On Oct. 19, two days after his 48th birthday, the seven-time Grammy winner chose Kepler’s books in Menlo Park, one of the most affluent communities in the Bay Area, to launch his latest endeavor, the “Ziggy Marley and Family Cookbook: Delicious Meals Made with Whole, Organic Ingredients from the Marley Kitchen” (Akashic Books/ Tuff Gong Worldwide, 2016). Incidentally, Menlo Park is best known as the Facebook headquarters (thumbs up emoji to that). #ziggymarley!
As my media colleagues and I took our seats and waited for Marley’s book discussion with “New York Times” bestselling author Adam Mansbach, I noticed the seats filling up with not only music lovers, millennials and bibliophiles, but entire families. Behind me, a restless toddler in the lap of his pregnant mom tugged at my hair and squealed “Iggy! Iggy!” in anticipation of seeing his favorite singer.
After the discussion with Mansbach, Marley remained in Kepler’s Books greeting fans and posing for photos until every book was signed.
The following night, Marley and his dynamic, mulit-cultual band played a sold out show at the historic Fillmore Theatre in San Francisco, an extended set of conscious feel good music including tracks such as “Conscious Party,” “Could You Be Loved,” “Black Cat,” “True to Myself,” “Butterflies” and “Amen.”
So, what did you do on your birthday this year?
Ziggy Marley: Played some music. I was on stage. The crowd in Duncan, British Columbia, sang “Happy Birthday” to me twice, and I didn’t really ask them to! I mean, twice; that was a first, that was a memorable moment. It was incredible!
So, you are a musician, husband, father, entrepreneur, Emmy winner, author, environmentalist and advocate of clean, non-GMO food. I knew you like to cook but I did not know you were a chef. How did the “Ziggy Marley and Family Cookbook” come about?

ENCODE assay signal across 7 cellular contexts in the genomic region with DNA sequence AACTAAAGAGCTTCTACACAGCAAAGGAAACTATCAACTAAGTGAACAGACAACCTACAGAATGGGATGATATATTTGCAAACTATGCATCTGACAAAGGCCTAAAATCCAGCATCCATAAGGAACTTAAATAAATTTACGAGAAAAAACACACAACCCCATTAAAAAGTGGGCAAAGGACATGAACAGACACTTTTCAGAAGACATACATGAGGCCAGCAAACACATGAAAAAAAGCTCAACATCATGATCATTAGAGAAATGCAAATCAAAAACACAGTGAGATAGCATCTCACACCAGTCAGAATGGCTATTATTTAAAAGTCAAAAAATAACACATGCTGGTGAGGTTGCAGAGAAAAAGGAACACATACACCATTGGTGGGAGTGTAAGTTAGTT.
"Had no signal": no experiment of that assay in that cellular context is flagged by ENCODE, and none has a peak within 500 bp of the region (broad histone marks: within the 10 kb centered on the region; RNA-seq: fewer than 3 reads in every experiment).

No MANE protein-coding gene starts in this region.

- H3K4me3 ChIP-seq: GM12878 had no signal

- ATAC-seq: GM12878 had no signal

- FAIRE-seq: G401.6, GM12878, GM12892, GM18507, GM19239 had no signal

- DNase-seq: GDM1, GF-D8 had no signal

ZM: I’m not a chef at all! Growing up in Jamaica, I learned to be an independent person, an independent man. I learned to cook so that I would not have to depend on anybody to cook for me.
So, for someone like me, who is not that proficient in the kitchen, what recipe from the “Ziggy Marley and Family Cookbook” would you suggest I start out with? I’ve got a stovetop, a microwave oven and a toaster oven and a blender. It’s sort of like your set-up here on the tour bus.
ZM: Hmmm…Try the Mancakes breakfast (pp. 16-17) and see how you like it. Breakfast is my favorite meal. That’s when I enjoy food the most, at breakfast time. Breakfast is the most important meal to me. It’s how I start my day.
So, the book signing --what did it mean to you this evening to have so many people show up and for you to be so giving and to sign all of those books?
ZM: Well, the people are giving to me so I give back. I reach out to people and then again I may attract new ears by talking to and interacting with people. It gives me a chance to reach out to different types of people; that’s what I like about it. It’s a new experience for me. Every new experience makes me grow. Even as I’m doing these things, I’m growing.
You’ve been touring with another Grammy winning reggae band, Steel Pulse, since 2013. How did that connection come about?